Description Stitch two or more LP-WSs with the same bandwidth into a longer LP-WS Chop an LP-WS into two or more shorter LP-WSs with the same bandwidth; the reverse operation of Concatenate Cross-connect an LP-WS with a data source or a data sink, used when creating an e2e connection Release the cross-connection between an LP-WS and a data source or a data sink, used when tearing down an e2e connection; the reverse operation of AddDrop Divide an LP-WS into two or more children LPWSs that go between the same pair of switches but with lower bandwidth; only applies to SONET/SDH channels of certain sizes Merge two or more LP-WSs between a pair of switches into an LP-WS with higher bandwidth; only applies to SONET/SDH channels of certain sizes; reverse operation of Partition Return the Universal Resource Identifiers (URIs) of children LP-WSs (i.e., partitions); only applies to an LP-WS currently partitioned Set status based on the results of an operation Retrieve both static and dynamic service data For error handling; more details will be given in Section III

SOAP

Switch-controlling protocol, such as TL1, SNMP Layered Control Hierarchy

GetState* Diagnose*

Fig. 3

Table 1

LP-WS Operations

Fundamental lightpath based optical network partitioning fits naturally into the picture where heterogeneous dedicated channels need to be concatenated to set up an e2e connection. The web service representation of a fundamental lightpath, subsequently referred to as a Lightpath Web Service (LPWS), shall be based on a generic web service interface such that Grid applications can manipulate LP-WSs from heterogeneous domains in a logically consistent fashion, whereas the domain and technology specific details are left to the implementation of each LP-WS instance. In Fig. 3, we illustrate that LP-WSs made available by different domains appear homogeneous in the sense that they all implement the same LP-WS web service interface. A distributed Grid workflow is launched from a workflow enactment engine, which invokes LP-WSs and non-lightpath web services (such as computation and storage) both using the Simple Object Access Protocol (SOAP), and interoperability is thus achieved at the application level. When high-level operations such as 'concatenate with another LP-WS' or 'unlink from another LP-WS' (the reverse operation) are called upon the LP-WS web service interface, an LP-WS instance will delegate the job to corresponding network elements, using a switching-controlling protocol such as Transaction Language 1 (TL1), Simple Network Management Protocol (SNMP), etc. An LP-WS should support the following static attributes: the switch/slot/port IDs associated with the two end points of the fundamental lightpath; channel type, e.g., wavelength, STS channel, etc; and finally detailed information about the channel, e.g., the wavelength value of a WDM channel, the start position and bandwidth of a STS channel, etc.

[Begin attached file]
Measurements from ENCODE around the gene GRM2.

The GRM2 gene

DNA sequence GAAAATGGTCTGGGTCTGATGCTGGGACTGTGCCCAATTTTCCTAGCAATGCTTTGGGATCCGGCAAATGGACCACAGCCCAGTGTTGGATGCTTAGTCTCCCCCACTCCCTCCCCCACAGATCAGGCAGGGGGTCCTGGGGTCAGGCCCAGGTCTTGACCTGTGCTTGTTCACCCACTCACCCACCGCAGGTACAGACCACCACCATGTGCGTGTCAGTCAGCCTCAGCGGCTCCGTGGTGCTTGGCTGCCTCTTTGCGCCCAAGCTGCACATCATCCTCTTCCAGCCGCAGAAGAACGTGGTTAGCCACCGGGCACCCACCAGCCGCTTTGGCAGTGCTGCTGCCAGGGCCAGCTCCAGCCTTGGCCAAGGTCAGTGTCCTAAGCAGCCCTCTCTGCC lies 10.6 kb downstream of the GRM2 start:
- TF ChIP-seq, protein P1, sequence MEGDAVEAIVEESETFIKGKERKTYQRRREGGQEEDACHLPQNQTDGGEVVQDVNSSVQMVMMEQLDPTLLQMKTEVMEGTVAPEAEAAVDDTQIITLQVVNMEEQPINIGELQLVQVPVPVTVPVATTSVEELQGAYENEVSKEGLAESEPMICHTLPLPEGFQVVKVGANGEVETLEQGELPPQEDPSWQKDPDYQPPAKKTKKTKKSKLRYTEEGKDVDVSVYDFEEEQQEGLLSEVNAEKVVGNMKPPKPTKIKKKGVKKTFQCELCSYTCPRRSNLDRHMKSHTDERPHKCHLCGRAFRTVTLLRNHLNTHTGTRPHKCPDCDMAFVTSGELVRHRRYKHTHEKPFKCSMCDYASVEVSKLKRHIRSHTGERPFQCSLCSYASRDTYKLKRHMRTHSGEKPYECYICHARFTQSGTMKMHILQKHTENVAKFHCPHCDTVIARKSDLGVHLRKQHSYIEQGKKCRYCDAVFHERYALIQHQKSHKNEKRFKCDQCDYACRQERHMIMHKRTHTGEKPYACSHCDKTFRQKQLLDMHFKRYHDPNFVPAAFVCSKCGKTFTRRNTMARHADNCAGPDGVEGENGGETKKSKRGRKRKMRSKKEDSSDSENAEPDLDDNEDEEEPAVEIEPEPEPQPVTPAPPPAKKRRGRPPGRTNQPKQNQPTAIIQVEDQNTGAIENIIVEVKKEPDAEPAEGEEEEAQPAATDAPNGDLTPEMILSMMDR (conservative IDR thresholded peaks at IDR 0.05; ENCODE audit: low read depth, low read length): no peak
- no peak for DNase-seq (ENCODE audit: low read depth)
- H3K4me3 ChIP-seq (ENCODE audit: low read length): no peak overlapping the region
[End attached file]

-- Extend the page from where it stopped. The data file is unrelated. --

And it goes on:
Note: an operation marked with an '*' is mandatory

In Table 1 above, we list the basic operations that shall be supported by the LP-WS web service interface, which is to be specified by a Web Service Definition Language (WSDL) file. LP-WS implementations must be smart enough to validate whether it is physically feasible to perform an operation on the fundamental lightpath(s) involved. An LP-WS is a stateful and secure web service. An LP-WS is stateful in that its status as to whether it is concatenated with other LP-WSs, or whether it is partitioned into children LP-WSs, etc., keeps changing over time. The dynamic states of an LP-WS are reflected by its service data, i.e., dynamic service attributes. In order to facilitate Authentication, Authorization and Accounting (AAA), an LP-WS shall be created as a secure web service, and such a secure web service is only accessible by a client that presents an X.509 digital certificate endorsed by the LP-WS's creator, e.g., an optical domain administrator. By associating a digital identity with a network partition, we can gracefully control who can have access to which ports and channels in an optical domain. Depending on the bandwidth and start position in the SONET or SDH frame, some SONET/SDH based fundamental lightpaths can be partitioned or bonded. Consider that in a certain stage of a distributed Grid workflow it is desirable to have multiple low bandwidth e2e connections running over a single optical link to support parallel data sessions, and later on a single high bandwidth e2e connection is needed over the same optical link.